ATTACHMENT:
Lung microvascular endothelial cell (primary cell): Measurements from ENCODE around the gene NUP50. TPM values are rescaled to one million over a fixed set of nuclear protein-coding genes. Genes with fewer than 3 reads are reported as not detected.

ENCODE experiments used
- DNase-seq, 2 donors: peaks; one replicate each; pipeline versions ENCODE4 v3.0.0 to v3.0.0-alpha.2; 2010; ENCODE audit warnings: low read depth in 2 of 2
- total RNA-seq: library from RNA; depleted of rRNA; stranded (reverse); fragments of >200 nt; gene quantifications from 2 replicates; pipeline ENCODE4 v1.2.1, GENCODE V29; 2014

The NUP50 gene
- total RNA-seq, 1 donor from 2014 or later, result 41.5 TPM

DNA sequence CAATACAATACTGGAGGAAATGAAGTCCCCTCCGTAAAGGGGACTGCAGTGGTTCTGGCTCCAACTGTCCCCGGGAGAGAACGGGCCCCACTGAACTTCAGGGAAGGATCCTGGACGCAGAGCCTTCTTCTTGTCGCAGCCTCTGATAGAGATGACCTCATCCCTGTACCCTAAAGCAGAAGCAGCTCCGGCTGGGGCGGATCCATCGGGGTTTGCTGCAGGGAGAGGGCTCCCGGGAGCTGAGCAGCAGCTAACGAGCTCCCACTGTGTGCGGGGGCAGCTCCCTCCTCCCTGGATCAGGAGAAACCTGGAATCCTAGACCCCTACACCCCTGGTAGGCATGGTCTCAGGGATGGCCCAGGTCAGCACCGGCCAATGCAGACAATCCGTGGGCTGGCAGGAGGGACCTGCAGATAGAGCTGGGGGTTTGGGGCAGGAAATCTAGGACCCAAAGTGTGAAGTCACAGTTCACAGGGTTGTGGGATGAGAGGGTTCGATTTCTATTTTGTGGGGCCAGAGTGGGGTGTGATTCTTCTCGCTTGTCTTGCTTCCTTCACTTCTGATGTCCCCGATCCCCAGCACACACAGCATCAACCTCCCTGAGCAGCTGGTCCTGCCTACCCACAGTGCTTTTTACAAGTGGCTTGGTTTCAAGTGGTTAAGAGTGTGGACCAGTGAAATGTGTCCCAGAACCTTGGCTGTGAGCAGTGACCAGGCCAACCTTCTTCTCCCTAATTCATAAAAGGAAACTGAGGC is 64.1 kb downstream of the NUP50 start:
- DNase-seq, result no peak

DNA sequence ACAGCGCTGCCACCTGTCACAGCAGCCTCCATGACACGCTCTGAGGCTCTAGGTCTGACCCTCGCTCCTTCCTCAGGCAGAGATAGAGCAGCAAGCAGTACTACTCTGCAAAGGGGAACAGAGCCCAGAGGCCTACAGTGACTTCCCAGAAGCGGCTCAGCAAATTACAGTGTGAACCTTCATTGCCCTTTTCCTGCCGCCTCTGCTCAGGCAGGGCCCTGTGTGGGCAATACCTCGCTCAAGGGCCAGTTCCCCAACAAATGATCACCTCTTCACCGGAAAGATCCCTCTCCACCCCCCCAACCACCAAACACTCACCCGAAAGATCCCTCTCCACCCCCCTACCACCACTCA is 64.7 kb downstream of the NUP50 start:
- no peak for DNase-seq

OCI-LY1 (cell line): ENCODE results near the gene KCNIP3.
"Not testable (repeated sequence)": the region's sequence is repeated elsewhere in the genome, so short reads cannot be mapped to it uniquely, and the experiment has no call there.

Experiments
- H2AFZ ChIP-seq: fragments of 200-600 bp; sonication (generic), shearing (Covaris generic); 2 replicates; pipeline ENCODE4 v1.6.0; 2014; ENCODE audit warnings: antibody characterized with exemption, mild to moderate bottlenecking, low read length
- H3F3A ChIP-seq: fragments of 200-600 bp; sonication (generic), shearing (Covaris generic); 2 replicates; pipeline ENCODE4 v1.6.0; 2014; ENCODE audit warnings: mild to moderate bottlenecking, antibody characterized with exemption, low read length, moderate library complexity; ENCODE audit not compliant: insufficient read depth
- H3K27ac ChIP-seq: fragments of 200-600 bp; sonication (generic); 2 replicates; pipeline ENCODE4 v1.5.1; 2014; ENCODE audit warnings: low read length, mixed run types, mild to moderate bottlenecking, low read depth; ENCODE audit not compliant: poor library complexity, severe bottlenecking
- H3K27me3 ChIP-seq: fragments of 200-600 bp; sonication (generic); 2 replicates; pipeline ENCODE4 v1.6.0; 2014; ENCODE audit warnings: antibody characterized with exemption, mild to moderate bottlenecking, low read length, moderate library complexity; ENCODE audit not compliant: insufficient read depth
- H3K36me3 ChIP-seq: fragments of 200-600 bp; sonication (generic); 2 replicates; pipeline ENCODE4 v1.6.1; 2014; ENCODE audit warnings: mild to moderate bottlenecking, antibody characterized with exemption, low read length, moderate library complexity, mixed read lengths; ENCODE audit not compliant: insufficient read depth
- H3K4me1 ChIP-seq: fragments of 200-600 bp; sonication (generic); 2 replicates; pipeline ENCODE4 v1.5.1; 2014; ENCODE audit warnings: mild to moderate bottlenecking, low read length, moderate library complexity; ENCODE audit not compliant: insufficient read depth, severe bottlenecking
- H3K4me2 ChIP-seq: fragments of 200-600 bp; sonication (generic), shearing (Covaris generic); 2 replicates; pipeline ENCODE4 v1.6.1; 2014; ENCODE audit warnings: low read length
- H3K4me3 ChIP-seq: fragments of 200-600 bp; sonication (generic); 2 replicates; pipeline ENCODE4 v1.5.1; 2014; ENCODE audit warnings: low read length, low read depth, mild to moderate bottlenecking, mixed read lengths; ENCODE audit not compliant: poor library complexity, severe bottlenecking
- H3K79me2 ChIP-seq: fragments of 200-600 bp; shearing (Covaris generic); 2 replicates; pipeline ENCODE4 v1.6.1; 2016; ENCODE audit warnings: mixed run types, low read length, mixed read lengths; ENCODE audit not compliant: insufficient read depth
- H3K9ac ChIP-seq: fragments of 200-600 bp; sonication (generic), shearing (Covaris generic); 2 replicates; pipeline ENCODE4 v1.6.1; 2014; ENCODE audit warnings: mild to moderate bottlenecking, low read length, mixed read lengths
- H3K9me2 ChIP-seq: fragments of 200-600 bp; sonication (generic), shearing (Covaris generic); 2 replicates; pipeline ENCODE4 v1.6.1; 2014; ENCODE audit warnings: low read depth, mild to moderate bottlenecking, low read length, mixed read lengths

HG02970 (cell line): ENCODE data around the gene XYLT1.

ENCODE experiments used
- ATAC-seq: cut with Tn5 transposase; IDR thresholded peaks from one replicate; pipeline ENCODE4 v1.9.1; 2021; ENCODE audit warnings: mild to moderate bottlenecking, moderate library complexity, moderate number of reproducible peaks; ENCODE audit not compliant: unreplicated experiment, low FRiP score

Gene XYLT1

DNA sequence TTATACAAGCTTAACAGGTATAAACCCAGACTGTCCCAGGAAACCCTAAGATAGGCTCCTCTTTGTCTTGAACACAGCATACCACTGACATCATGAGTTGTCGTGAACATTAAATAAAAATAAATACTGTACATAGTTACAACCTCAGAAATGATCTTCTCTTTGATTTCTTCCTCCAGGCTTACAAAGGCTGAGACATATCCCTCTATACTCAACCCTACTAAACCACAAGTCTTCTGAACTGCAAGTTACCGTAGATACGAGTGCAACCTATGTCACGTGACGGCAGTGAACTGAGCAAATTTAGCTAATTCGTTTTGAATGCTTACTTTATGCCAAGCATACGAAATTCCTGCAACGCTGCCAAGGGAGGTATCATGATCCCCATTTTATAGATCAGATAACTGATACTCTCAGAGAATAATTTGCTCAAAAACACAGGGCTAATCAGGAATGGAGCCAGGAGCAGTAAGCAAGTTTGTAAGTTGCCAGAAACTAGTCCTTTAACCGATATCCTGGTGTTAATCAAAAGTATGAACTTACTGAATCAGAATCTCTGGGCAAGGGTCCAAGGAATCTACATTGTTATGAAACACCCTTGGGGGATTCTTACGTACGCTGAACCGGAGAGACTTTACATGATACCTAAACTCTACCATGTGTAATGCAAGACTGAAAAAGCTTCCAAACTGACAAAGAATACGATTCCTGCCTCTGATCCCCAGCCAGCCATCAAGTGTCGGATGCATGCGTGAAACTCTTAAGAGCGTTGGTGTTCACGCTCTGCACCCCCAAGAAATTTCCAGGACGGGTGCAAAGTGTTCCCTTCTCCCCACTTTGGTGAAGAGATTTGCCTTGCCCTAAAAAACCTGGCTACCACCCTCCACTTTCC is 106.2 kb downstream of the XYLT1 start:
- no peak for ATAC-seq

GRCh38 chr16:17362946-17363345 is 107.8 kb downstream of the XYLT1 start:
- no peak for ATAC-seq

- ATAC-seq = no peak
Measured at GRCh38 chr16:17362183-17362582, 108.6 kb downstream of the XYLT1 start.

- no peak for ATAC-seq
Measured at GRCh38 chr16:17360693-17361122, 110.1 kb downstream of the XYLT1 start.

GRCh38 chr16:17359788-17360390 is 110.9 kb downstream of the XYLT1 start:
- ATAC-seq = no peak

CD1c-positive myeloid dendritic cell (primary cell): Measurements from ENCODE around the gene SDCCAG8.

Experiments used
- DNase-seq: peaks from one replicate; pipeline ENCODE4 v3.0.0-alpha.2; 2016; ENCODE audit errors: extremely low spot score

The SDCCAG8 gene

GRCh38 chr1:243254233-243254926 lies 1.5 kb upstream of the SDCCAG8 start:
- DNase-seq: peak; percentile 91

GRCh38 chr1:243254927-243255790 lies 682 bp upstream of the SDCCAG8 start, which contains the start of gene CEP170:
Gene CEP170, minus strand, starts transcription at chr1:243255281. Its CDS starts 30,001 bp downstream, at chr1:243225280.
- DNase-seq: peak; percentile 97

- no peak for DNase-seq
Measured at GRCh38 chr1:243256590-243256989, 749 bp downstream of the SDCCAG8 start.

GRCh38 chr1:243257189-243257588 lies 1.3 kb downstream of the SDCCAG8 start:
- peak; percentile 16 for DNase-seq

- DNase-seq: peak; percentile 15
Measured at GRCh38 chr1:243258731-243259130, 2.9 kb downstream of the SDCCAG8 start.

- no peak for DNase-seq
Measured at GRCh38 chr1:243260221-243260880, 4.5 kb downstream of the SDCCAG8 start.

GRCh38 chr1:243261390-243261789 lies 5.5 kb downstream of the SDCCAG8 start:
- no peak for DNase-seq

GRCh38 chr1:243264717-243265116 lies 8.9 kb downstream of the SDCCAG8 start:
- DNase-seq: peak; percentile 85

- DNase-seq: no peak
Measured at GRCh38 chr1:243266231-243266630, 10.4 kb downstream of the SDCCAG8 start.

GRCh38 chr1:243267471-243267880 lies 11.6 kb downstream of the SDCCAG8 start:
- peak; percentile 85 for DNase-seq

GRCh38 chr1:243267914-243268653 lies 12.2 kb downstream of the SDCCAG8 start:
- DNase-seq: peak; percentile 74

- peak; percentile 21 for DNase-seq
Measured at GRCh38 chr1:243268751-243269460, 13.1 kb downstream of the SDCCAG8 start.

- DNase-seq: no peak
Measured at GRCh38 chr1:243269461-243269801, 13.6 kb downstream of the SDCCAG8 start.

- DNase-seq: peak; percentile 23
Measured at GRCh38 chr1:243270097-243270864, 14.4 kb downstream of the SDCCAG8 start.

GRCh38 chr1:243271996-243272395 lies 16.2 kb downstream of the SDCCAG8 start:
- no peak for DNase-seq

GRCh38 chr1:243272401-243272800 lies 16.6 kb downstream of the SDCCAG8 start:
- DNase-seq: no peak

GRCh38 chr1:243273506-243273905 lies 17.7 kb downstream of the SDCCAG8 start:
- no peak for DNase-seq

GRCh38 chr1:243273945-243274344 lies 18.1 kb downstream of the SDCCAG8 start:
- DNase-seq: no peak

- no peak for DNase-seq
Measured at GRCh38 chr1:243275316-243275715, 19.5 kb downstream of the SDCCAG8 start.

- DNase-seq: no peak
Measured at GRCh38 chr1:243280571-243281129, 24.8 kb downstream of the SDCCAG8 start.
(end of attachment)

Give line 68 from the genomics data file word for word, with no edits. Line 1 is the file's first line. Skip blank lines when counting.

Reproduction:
- DNase-seq: no peak